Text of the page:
Opportunities to volunteer were originally limited to church groups and community committees, but advances in technology, especially computers and the internet, have changed all that.
New self-governing virtual online communities of dedicated volunteers are now responsible for many of the internet’s largest and most useful websites.
Inspired by the Usenet message boards that were developed almost three decades ago, these internet projects share the knowledge of hundreds, thousands or even millions of members and editors.
Perhaps the greatest example is the Open Directory Project, originally named GnuHoo. This online directory of web sites was started by computer programmer Rick Skrenta as an alternative to Yahoo in 1998 and is used by Netscape, Google, Lycos, HotBot and Dogpile search engines.
The project has inspired restaurant review site ChefMoz, musical artist information project MusicMoz, the MusicBrainz ‘metadatabase,’ the Skaffe web directory, and an encyclopaedia spin-off, Open Site.
“It is an exciting, dynamic environment where classification, ontologies, knowledge concepts and expert understandings dive and soar across the whole gamut of human knowledge,” says Devans, an editor at the Open Site Encyclopedia Project. “Young and old, visionary and conservative, do battle for how they want this resource to develop.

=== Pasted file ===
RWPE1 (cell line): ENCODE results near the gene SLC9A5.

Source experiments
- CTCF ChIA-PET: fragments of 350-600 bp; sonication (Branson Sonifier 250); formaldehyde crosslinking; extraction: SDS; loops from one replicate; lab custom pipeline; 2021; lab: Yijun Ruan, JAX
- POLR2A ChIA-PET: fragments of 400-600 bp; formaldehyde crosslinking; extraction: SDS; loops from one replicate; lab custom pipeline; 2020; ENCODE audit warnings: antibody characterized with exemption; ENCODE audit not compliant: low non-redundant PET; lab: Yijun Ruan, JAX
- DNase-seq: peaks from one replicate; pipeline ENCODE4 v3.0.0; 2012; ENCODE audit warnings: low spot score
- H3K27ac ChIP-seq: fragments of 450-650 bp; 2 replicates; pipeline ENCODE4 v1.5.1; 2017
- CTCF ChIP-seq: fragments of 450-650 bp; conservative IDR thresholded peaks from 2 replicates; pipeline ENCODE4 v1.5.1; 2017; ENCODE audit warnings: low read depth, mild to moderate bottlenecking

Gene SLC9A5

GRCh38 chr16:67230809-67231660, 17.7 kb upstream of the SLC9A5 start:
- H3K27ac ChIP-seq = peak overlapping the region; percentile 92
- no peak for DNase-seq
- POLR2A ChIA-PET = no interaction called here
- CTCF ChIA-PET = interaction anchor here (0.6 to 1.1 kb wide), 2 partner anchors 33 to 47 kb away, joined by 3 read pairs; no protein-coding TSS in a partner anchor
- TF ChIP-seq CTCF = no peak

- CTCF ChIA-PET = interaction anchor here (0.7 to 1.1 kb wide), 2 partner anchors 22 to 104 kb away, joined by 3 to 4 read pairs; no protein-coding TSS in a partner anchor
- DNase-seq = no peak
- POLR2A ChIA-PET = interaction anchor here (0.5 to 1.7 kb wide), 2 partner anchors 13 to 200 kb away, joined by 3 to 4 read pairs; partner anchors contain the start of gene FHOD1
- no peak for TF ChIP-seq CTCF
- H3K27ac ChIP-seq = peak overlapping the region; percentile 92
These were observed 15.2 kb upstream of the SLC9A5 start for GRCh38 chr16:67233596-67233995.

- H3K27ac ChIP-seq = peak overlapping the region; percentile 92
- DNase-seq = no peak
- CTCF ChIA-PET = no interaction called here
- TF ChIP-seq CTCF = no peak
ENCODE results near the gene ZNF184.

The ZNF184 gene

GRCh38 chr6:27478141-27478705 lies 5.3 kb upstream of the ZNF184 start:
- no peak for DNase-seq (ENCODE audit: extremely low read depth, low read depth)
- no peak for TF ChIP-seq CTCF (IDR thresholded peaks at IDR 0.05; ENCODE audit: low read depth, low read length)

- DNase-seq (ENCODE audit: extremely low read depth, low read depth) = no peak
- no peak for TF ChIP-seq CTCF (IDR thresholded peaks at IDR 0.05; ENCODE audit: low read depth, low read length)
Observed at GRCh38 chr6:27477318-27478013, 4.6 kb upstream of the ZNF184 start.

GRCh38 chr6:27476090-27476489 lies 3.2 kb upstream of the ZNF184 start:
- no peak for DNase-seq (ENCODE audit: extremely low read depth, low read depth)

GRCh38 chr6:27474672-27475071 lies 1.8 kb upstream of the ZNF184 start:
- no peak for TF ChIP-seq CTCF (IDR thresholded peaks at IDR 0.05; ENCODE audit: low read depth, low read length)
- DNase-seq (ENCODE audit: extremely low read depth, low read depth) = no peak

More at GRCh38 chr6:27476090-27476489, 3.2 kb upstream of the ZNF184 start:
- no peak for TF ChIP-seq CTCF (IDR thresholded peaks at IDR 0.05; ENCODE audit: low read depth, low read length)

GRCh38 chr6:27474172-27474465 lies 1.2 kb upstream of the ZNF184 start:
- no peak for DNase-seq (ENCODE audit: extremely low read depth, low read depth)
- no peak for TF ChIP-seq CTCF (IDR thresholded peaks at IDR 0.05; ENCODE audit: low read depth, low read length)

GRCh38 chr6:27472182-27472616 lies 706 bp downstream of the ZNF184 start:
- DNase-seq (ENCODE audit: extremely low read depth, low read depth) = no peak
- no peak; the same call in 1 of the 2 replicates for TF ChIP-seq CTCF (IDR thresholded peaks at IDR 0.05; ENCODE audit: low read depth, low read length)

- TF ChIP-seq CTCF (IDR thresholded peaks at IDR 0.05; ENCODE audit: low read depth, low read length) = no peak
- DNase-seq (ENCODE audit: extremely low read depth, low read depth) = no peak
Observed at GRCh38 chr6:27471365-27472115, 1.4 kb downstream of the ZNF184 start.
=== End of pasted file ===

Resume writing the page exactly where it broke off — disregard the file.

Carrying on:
“It is a powerful thing that has been unleashed, powered by the human spirit to preserve our greatest legacy - human knowledge.”
Open Site is one of many online encyclopedias created by volunteers. The international Webby website awards have recognised writing database E2 and the popular Wikipedia Project as among the world’s best web sites, yet both are reliant on donations of content and money.
Volunteering at online web directories and encyclopaedia projects teaches many of the skills required in everyday careers. Many of these websites require potential volunteers to apply and editors with higher administrative positions may accept or decline these applications. Dedicated editors are then rewarded with promotion to more powerful editing and administrative positions.
In the future, the information super highway of the internet and technology is set to become even more reliant on unpaid volunteers as commercial projects like Yahoo face strong competition from non-commercial competitors.